Now, let's take the individual who has been out of the workforce for a number of years. Whether the reason for a ten or fifteen year hiatus from the workforce was because this person was raising young children, caring for elderly parents, or recovering from an illness, these factors are not addressed in the resume. The resume would start out with a brief Summary of Qualifications, the 3-8 sentence overview of skills and areas of experience, and then proceed with an Areas of Strength section which could be broken down further into several distinct areas. Maybe your areas of strength include Sales, Public Relations, Teaching, and Office Administration. You can make each one a separate category and bullet 3 or 4 items under each heading to indicate your experience and skills.
If the returning professional had a career path 10 or 15 years earlier, and would like to re-enter that same field of interest, then the next section of Professional Experience can list those related jobs, titles, and responsibilities. Do not omit the dates! By leaving off the dates of employment, you will raise more questions than if you list dates from the 1970's or 1980's. However, if you have gained additional experience while you were out of the workforce, through volunteer positions or charitable organizations, please include this information. Were you the Treasurer of the Garden Club for the past five years? Serve as Scout Master for the local Boy Scout Troop? Chair the committee for environmental preservation in your community? List this experience, dates, and responsibilities under a section entitled Additional Experience. Then end the resume with an Education section.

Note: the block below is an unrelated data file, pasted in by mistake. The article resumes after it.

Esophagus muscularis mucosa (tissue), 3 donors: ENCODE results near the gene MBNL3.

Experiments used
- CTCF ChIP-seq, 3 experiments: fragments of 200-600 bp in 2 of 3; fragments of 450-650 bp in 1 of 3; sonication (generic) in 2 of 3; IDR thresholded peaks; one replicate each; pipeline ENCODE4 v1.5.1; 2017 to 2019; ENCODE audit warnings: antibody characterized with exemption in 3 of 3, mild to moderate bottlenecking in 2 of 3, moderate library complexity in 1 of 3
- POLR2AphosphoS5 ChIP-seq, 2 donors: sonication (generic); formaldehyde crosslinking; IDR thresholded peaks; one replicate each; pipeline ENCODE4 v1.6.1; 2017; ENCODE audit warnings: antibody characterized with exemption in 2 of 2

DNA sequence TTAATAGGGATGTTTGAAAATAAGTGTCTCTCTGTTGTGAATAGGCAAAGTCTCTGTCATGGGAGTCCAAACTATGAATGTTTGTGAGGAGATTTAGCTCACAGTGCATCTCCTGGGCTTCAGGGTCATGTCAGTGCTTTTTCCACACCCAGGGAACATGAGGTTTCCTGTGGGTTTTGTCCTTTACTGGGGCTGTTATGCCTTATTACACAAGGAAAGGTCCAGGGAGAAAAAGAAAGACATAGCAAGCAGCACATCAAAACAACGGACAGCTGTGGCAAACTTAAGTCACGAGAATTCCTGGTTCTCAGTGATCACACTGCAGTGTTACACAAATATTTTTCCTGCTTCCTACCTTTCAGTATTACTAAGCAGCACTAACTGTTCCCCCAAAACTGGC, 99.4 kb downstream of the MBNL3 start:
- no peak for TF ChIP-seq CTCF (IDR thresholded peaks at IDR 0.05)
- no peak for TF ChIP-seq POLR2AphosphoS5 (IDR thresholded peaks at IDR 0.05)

For job seekers with disabilities, again, the advice is not to include any mention of your particular handicap or disability in the resume, it is against the law regarding equal opportunity employment rules. In the same way that we discussed the returning worker above, the disabled job seeker can use a functional resume format if there are gaps in the years of employment or changes in fields of interest. If a disabled job seeker has been employed consistently but is seeking to change jobs, you may want to include any specialized computers or other equipment that you have experience in using as part of your job descriptions. If you have completed any specialized training courses, list these under the Education section, as well.